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HBOS report yields three important lessons for all businesses

British regulators have finally published their report into HBOS, the bank formed from the merger of Halifax with Bank of Scotland, more than seven years after its collapse. The 600-odd pages contain much detail on events and personalities. But there are general lessons for all businesses. Avoid the diversifier’s fallacy. Beware the winner’s curse. Fear adverse selection.

The best strategy is to be good at whatever it is you do

Michael Porter warned on the danger of being “stuck in the middle”. Companies, he said, must either gain a cost advantage or emphasise product differentiation. But what really matters is enjoying a competitive advantage in the market position you choose.

The welfare cap replaces political judgment with spin

Whatever initial misconceptions spin doctors may promote, reality will out.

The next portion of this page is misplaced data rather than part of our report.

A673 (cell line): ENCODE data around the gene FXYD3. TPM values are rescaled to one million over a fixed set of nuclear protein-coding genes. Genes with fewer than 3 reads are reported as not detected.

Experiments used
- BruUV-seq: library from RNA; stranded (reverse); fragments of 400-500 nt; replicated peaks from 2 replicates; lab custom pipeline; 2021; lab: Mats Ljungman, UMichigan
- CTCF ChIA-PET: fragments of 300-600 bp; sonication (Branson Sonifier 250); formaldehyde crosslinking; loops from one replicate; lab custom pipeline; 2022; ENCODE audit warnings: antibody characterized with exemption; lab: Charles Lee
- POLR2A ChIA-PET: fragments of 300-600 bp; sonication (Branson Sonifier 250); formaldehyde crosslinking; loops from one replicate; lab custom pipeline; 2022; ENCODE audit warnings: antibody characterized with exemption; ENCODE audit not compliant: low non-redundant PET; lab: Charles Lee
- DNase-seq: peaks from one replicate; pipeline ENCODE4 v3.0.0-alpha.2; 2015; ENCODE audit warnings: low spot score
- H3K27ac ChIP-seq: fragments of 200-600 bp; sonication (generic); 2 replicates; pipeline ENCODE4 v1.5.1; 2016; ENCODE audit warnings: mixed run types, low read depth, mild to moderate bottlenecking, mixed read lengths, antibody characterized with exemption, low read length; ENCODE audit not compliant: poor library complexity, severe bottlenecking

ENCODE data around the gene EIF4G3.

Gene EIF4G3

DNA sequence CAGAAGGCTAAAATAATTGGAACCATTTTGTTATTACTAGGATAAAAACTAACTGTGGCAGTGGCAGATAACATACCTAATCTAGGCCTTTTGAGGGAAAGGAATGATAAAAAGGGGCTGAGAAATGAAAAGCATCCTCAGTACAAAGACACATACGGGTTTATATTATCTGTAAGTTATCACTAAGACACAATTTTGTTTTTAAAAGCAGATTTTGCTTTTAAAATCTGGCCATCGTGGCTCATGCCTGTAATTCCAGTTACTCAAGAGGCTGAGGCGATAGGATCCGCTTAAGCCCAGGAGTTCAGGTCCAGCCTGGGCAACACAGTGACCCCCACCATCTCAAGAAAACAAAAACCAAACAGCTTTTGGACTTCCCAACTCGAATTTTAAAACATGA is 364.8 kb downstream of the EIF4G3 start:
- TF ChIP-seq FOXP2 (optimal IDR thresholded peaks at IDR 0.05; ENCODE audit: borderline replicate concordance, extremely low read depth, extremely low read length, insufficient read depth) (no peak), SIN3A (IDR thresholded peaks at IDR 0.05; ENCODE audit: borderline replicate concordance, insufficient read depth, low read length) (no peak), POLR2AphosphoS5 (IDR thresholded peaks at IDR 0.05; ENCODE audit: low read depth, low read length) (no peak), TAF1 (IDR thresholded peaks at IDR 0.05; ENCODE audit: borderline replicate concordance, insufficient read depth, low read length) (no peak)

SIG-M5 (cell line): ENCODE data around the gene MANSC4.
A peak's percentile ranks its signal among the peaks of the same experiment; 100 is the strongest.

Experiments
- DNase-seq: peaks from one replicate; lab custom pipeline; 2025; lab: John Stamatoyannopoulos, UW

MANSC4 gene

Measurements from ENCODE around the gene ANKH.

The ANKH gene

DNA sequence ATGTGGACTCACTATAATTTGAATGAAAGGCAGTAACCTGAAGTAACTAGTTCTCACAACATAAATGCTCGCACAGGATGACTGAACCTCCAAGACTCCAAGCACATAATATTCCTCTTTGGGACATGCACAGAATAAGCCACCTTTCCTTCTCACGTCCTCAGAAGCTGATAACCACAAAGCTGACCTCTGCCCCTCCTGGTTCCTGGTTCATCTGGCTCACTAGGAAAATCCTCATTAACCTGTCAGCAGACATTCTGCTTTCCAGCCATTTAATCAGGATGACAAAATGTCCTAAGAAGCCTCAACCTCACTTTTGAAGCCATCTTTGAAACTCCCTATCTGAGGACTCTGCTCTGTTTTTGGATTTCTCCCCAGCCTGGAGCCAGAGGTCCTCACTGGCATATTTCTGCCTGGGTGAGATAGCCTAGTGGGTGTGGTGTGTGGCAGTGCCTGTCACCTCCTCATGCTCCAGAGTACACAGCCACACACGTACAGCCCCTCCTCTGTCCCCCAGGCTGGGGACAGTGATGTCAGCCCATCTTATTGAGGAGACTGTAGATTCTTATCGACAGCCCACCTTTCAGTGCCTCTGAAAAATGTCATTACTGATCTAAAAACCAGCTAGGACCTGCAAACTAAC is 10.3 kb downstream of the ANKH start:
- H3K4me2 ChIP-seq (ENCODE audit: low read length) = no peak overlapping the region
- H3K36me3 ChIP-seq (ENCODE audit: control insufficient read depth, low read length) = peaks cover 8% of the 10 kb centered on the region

The Co-op’s mistake was to detach responsibility from power

The test of an organisational structure is not how it handles success but how it copes when things go wrong.

Being ethical in business is not as simple as ‘doing the right thing’

Ethics are about what to do when good behaviour and profitable business are not necessarily the same thing.

Britain’s ‘great leap forward’ was start of nuclear power failure

British technological failures have been compounded by a political phenomenon I have come to think of as “great leap forward syndrome”. The idea is that the best way to compensate for stumbles and missteps is to move, at one bound, ahead of the field.

The oft-forgotten basics of negotiation

Negotiations over Scottish independence are framed by the observation that neither the rest of the UK nor the EU has anything significant to gain from such negotiation – or any wish to conduct such negotiation at all.

Sometimes, a spot of collusion can be a very good thing

Modern life involves complex and multidimensional products. It is perhaps inevitable that price structures appear similarly complex and multidimensional.

Sometimes the best that a company can hope for is death

Humans have always found it hard to cope with the idea that every individual has a lifespan even as life itself goes on. The idea of a natural life cycle for a business, or industrial centre, is even more difficult to accept.

Darwin’s humbling lesson for business

The match between capabilities and environment is the key to the success of the tortoise. It is also the key to successful business strategy, the effectiveness of institutions, and to personal development.